What is the biggest risk you set out to avoid in this technology integration?
Mekjian: My biggest risk is doing too much and not being able to recover. You promise too much, too many players are involved; therefore if you do have a hiccup, you’re in trouble. We’ve been working through that and have found ways to mitigate it.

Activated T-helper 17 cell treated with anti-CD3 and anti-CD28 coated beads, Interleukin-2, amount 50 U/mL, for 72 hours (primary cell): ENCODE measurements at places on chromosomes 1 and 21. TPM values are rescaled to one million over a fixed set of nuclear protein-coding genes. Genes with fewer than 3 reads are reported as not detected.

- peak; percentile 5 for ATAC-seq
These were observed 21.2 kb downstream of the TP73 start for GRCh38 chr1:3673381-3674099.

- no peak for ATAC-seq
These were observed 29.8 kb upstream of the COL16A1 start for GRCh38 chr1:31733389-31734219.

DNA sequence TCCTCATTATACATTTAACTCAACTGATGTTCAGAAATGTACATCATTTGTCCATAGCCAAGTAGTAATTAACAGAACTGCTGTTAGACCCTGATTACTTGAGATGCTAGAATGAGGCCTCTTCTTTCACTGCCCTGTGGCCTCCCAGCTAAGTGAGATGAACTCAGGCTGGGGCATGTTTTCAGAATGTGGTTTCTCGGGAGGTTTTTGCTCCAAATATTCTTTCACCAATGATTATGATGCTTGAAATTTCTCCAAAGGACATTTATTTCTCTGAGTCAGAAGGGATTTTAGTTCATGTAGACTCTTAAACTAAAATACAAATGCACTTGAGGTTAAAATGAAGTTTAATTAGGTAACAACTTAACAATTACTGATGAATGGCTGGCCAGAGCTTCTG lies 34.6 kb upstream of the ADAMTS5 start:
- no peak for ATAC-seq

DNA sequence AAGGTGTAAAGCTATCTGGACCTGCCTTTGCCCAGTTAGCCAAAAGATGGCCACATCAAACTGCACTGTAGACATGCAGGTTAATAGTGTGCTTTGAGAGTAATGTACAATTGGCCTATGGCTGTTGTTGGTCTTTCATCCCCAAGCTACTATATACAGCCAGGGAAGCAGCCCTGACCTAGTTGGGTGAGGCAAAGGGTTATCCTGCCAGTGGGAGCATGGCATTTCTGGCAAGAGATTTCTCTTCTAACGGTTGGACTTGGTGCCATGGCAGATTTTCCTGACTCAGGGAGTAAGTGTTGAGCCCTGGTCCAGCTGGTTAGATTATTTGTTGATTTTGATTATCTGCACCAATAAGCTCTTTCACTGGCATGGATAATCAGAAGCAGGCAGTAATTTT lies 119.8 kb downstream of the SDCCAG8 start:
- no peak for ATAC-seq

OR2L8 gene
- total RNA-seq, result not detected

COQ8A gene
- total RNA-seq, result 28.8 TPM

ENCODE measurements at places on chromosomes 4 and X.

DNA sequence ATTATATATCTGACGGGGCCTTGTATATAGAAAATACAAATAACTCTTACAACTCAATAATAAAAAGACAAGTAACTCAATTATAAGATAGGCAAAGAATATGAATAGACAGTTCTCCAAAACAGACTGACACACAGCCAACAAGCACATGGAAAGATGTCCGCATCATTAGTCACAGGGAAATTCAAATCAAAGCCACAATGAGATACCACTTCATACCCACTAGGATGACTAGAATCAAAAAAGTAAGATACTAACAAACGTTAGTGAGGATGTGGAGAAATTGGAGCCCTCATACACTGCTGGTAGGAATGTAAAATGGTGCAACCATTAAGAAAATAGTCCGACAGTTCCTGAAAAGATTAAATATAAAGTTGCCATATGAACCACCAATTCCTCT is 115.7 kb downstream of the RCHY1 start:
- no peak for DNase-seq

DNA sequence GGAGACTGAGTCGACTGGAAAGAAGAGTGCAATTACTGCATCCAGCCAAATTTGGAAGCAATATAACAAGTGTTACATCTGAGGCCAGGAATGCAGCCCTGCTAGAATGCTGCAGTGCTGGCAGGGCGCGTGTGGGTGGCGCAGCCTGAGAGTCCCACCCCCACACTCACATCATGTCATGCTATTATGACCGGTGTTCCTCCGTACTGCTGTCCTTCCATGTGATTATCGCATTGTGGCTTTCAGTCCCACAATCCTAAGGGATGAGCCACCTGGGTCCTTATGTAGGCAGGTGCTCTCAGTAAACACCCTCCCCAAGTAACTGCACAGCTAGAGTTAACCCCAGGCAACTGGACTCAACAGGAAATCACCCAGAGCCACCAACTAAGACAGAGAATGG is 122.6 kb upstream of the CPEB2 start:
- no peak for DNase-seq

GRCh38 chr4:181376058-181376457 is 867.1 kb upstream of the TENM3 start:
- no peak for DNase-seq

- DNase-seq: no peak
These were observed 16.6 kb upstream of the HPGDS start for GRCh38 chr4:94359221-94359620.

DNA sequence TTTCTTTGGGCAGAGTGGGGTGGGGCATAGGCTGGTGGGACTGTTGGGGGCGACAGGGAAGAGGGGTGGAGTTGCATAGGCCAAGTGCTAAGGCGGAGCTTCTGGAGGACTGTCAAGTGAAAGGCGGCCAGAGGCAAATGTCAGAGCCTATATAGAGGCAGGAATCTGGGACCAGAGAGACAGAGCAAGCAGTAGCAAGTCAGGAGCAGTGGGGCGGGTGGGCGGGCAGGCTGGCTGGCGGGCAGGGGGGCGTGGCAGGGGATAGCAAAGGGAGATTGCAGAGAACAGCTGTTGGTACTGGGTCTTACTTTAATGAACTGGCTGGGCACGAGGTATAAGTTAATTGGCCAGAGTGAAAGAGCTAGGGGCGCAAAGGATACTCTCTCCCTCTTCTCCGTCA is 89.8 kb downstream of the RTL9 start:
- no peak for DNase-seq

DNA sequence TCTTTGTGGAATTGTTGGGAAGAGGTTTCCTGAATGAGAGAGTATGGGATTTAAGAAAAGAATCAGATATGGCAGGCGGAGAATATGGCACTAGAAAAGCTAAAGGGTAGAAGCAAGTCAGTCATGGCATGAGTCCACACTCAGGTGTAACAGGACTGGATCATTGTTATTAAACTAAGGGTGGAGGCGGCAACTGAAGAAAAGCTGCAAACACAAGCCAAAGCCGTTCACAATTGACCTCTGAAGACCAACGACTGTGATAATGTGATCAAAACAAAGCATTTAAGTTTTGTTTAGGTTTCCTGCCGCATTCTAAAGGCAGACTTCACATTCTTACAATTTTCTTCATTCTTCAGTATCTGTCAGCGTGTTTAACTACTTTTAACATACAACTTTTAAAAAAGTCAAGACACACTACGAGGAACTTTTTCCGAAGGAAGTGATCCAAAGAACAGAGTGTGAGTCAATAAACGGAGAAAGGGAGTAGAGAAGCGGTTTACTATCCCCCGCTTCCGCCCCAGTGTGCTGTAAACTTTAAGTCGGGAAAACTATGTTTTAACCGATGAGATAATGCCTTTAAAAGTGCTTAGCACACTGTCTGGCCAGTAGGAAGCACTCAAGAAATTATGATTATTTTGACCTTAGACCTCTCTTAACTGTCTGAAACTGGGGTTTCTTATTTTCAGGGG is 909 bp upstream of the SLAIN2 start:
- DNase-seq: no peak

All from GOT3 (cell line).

Understanding how much risk is in a weekend, so identifying what’s going on, how many people are involved, how many orders, how many interfaces, how many customer are involved … just understanding how to risk assess an event is extremely important. The air space analysis report, that was because we felt we had too much risks on certain weekends. So to mitigate that, we went through and said some of this stuff has got to give, we’re not going to do it. We’re not going to plan stuff to fail.